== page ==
by Jeff Skinner
Golf is an odd game. It’s frustrating and rewarding and painful and joyful, many times simultaneously. It is said that if you really want to get to know a person play eighteen holes of golf with them. We like to think that golf will reveal the true character of that person and most times it does.
We’ve been watching Phil Mickelson reveal his character for over two decades. And while no one can really know someone through images on television or from behind the ropes we have a fair perspective on the character of Phil Mickelson.
Each week whether he wins gleefully or loses agonizingly he seems to be the same Phil: thumbs up, goofy smile, giving media, fans and friends all they ask for.
Ron Green Jr. of Global Golf Post says that “Tiger Woods is the most important and successful golfer of this generation but Mickelson is the most loved.” He tells us Mickelson’s secret, “It’s because of the way he smiles and the way he pulls us in rather than pushes us away. If golf is his talent, Mickelson’s gift is his style.”
Arnold Palmer was the same way, always making you feel that he was looking right at you when he looked into the crowd. He and Mickelson both relished the adoration and gave it right back.
USA Today’s Christine Brennan says Phil and Tiger are separated by more than the five shots that Phil beat Tiger by at the Open. “He nods that delightful, goofy, big-kid smile of appreciation at least 100 times during every round of golf. When others walk away, he steps right into a gaggle of kids and parents holding programs and hats and Sharpies, and won’t leave for quite some time. Even in crushing defeat, as at last month’s U.S. Open at Merion, he still signs autographs for the fans who follow him off the course.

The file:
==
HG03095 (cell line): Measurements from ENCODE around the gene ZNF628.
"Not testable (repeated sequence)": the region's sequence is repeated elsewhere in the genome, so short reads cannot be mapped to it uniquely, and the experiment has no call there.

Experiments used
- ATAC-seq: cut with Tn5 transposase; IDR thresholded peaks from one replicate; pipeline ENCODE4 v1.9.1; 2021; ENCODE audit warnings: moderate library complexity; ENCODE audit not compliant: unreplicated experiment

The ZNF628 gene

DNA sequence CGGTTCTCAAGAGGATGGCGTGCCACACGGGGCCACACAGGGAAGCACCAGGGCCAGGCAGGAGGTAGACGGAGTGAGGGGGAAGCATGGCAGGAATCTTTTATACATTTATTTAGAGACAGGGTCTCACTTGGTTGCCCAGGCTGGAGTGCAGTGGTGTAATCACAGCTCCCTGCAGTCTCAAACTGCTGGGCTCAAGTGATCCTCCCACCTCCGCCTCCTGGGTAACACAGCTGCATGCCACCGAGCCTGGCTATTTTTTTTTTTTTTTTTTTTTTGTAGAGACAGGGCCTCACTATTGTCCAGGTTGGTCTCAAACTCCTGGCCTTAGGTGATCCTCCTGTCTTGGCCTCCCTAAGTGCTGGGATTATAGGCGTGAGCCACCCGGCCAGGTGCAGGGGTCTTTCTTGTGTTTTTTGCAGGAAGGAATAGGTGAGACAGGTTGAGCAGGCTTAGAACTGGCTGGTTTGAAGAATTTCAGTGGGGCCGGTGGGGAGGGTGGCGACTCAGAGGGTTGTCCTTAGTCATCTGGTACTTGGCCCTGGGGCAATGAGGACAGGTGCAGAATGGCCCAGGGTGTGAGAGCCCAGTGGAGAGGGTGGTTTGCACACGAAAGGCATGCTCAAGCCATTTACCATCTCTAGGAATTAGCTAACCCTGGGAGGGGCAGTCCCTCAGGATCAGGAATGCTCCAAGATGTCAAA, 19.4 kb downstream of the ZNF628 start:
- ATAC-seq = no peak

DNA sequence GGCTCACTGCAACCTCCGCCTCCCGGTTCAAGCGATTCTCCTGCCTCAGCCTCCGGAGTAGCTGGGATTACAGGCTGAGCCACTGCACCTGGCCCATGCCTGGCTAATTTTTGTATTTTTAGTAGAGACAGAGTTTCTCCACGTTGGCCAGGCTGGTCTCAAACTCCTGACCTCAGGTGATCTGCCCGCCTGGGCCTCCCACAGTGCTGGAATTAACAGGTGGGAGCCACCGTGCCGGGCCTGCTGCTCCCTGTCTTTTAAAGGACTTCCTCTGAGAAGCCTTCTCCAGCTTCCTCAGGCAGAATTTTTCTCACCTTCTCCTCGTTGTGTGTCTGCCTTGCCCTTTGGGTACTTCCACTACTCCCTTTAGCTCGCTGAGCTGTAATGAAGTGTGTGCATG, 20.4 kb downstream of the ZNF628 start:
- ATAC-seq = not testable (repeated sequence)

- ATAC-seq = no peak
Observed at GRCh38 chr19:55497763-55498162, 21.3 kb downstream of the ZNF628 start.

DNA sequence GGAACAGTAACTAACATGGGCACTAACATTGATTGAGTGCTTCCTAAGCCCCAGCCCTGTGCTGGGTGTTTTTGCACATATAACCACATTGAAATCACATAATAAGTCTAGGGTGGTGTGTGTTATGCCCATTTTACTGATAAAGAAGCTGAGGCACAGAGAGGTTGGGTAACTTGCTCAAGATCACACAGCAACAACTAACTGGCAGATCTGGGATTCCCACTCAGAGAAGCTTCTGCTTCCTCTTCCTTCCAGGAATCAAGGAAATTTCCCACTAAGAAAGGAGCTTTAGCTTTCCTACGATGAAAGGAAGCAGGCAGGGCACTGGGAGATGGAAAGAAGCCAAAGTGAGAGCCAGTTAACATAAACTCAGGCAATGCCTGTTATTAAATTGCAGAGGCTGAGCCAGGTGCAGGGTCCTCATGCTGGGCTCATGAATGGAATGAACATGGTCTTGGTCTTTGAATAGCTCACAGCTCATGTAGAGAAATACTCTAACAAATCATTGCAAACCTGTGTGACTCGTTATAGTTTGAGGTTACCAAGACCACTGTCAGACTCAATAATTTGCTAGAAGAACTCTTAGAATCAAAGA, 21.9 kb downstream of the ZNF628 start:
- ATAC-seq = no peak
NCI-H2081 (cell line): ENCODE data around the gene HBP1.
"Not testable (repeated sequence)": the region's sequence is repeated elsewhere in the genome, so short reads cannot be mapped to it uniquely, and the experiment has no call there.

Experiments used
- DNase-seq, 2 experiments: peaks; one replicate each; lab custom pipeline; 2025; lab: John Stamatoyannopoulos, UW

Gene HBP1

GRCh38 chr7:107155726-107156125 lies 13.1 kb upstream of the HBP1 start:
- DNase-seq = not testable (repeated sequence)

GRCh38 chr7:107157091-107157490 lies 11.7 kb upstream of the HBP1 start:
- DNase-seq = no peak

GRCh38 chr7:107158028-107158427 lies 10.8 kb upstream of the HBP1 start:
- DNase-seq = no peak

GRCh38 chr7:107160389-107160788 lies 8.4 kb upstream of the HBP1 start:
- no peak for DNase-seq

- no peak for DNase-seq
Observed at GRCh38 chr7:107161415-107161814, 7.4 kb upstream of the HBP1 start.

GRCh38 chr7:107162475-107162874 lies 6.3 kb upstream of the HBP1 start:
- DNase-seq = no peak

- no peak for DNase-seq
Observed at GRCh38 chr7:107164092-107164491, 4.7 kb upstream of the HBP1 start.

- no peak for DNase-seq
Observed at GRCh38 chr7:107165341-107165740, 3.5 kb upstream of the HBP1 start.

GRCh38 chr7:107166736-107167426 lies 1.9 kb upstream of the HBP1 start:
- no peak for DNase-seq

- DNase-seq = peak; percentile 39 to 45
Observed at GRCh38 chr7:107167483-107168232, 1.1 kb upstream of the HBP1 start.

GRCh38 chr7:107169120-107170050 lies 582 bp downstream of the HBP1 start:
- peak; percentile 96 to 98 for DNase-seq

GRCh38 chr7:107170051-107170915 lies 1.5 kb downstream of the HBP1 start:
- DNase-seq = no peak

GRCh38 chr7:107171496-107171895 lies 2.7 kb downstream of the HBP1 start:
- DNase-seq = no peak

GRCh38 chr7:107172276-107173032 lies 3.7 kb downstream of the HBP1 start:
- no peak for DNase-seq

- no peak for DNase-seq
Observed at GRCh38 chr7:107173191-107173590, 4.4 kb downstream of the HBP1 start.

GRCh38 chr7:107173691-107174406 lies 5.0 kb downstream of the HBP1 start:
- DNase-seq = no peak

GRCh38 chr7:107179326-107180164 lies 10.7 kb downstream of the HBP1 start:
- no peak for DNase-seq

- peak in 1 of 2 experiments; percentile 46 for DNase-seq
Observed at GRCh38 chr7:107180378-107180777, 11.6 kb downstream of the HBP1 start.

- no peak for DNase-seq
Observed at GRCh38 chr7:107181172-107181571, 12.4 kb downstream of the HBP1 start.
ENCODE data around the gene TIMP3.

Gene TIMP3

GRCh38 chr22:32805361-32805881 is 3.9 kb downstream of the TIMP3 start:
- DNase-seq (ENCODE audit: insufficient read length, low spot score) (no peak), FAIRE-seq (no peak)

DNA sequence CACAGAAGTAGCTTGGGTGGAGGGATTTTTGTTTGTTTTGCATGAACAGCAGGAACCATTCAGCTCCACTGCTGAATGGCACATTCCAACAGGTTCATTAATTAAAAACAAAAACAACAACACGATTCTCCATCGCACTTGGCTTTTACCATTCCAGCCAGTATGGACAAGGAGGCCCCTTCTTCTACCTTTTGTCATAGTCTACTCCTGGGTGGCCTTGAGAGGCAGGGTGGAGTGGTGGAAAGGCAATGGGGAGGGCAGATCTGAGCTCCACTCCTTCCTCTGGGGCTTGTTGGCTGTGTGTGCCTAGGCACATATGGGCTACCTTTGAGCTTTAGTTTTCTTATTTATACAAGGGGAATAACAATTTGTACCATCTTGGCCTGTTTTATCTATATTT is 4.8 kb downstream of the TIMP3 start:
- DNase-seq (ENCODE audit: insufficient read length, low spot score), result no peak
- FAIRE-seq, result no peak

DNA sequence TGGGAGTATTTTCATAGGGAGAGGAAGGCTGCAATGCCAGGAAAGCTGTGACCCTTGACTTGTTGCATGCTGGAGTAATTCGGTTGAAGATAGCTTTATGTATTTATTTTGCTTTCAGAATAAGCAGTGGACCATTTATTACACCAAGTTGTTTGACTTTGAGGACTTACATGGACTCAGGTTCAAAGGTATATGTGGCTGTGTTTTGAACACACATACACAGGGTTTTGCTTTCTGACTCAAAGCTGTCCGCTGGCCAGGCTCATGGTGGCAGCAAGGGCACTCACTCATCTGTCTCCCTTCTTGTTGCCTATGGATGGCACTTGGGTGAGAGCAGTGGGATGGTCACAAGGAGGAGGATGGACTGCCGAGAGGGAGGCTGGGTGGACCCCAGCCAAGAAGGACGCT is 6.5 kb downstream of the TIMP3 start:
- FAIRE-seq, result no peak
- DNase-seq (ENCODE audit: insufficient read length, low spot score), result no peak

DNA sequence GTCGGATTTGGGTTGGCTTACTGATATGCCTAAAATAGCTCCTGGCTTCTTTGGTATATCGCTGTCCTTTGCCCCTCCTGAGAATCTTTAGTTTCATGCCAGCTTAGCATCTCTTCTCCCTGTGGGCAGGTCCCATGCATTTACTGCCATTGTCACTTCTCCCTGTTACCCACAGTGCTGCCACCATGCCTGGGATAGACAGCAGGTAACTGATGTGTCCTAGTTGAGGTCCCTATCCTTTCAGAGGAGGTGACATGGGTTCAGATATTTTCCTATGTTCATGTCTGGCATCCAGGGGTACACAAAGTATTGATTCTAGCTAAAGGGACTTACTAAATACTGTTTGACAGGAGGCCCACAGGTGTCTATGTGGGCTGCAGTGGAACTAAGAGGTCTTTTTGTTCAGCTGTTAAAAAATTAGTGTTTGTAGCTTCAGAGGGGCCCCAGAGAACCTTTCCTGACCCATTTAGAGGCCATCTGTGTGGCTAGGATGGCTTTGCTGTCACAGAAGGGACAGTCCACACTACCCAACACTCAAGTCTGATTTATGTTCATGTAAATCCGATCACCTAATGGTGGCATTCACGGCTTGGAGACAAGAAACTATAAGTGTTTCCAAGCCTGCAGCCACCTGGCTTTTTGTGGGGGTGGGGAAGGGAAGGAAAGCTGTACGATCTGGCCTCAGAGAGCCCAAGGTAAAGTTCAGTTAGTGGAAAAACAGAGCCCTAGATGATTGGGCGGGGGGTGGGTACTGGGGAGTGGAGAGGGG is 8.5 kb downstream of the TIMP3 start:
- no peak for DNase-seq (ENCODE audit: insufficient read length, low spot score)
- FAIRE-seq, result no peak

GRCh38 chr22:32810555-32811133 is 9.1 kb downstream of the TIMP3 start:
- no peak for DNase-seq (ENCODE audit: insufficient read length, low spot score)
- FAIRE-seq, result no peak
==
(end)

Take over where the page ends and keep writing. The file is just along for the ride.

That’s Phil Mickelson. We don’t know everything about him. We don’t know everything about anyone on the world stage in sports. Tiger Woods taught us all about that.
But we do know that the 2013 British Open was won Sunday by the most polite and courteous man in the chase, the one who handled both the good and bad of Muirfield with a shrug and a smile, the man who ended up in one of most impressive group hugs in the history of both golf and the Mickelson family.
Every now and then, nice guys still do finish first in sports.”
Maybe Tiger would like to be more loved than revered but I doubt it. Phil would definitely like to have more majors but wouldn’t change a thing in his personal life to get them.
Mickelson is described with words like, open, honest, emotional and loyal. No more significant example of that loyalty is his relationship with his long time friend and caddie, Jim ‘Bones’ Mackay. Karen Crouse of the New York Times highlights the Phil/Bones relationship and how Bones broke down when the two walked off the eighteenth green, “And then one of the driest Opens in recent memory got all wet. Mackay and Mickelson embraced, with one sobbing into the other’s shoulder. Only it wasn’t Mickelson crying but Mackay, who later explained while choking back more tears, “You work for a guy for 21 years, it’s pretty cool when you see him playing the best round of golf you’ve ever seen him play in the last round to win the British Open.”
“Asked why he was such an emotional mess, Mackay said, “Because the first time I caddied for the guy he didn’t have $10.”
Mickelson’s legacy is so much more than wins and major championships. It’s defined by things you won’t see in his Hall of Fame resume like handshakes and smiles and thumbs up and autographs. With a lot of character thrown in.